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dc.contributor.author Akerson, Valarie
dc.contributor.author Young, Terrell A.
dc.date.accessioned 2018-07-18T19:37:11Z
dc.date.available 2018-07-18T19:37:11Z
dc.date.issued 2004-03
dc.identifier.citation Akerson, V. L., & Young, T. A. (2004). Nonfiction know-how: Surefire strategies for effectively using nonfiction trade books in your science classroom. Science and Children, 41, (6), 48-51. en
dc.identifier.uri http://hdl.handle.net/2022/22278
dc.description Publisher's, offprint version en
dc.description.abstract Children love nonfiction books, and their reading of such texts has shown a strong relationship between science achievement and informational reading and writing abilities (Bernhardt, Destina, Kamil, and Rodriguez-Munoz 1995). How can elementary teachers capitalize on this natural affinity and make the most effective use of nonfiction trade books in their classroom? There are numerous strategies to increase students' exposure to and facility with nonfiction. This article offers a few suggestions to help increase students' science learning and develop their literacy skills. en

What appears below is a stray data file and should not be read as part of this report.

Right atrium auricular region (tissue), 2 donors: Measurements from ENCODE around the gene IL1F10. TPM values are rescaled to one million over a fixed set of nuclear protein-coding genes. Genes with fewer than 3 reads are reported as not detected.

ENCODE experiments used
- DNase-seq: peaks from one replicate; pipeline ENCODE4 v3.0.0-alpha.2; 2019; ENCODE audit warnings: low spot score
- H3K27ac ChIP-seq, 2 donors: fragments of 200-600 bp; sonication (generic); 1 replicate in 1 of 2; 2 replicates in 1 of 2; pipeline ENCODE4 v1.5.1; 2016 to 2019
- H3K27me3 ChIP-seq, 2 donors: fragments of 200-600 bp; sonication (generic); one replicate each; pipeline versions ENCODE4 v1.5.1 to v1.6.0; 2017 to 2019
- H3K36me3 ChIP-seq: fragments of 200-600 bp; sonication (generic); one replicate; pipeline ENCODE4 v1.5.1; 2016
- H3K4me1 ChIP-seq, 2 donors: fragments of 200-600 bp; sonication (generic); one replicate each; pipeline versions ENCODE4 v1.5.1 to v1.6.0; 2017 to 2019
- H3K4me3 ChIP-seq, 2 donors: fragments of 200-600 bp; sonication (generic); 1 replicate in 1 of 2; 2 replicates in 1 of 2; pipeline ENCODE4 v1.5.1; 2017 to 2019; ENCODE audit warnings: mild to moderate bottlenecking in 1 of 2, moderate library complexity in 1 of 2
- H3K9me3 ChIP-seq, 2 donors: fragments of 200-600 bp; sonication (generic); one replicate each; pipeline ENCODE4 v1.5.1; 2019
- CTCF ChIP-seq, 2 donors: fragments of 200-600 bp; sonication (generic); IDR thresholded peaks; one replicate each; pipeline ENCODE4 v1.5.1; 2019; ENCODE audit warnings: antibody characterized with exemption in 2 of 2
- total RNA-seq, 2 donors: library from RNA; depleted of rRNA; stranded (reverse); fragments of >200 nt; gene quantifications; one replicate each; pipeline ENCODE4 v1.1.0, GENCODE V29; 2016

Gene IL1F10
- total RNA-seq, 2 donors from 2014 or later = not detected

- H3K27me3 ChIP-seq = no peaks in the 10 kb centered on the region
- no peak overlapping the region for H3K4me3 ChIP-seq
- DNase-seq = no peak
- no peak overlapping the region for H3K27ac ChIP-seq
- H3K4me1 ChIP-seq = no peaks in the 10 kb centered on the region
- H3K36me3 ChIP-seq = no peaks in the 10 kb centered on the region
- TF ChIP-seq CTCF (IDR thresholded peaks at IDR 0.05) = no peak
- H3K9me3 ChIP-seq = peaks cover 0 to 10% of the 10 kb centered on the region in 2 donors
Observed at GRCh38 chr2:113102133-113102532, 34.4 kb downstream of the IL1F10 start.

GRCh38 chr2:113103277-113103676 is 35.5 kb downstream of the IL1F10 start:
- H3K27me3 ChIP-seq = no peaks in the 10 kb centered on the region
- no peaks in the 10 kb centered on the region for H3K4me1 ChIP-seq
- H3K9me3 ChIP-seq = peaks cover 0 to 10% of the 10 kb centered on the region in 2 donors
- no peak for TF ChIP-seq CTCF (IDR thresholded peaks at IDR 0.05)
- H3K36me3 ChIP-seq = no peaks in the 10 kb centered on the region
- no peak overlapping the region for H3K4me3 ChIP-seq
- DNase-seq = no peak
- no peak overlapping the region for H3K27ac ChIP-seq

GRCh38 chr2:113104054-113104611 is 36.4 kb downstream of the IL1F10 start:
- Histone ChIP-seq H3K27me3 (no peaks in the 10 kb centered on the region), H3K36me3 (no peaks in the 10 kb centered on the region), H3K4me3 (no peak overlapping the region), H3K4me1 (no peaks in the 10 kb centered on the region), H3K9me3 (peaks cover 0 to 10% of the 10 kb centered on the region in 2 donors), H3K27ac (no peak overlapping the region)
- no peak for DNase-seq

dc.language.iso en en
dc.publisher Science and Children en
dc.subject Nonfiction en
dc.subject Reading en
dc.subject Childrens literature en
dc.subject Science teachers en
dc.subject Collection policy en
dc.subject Inventions en
dc.subject Dinosaurs en
dc.title Nonfiction Know-How en
dc.type Article en


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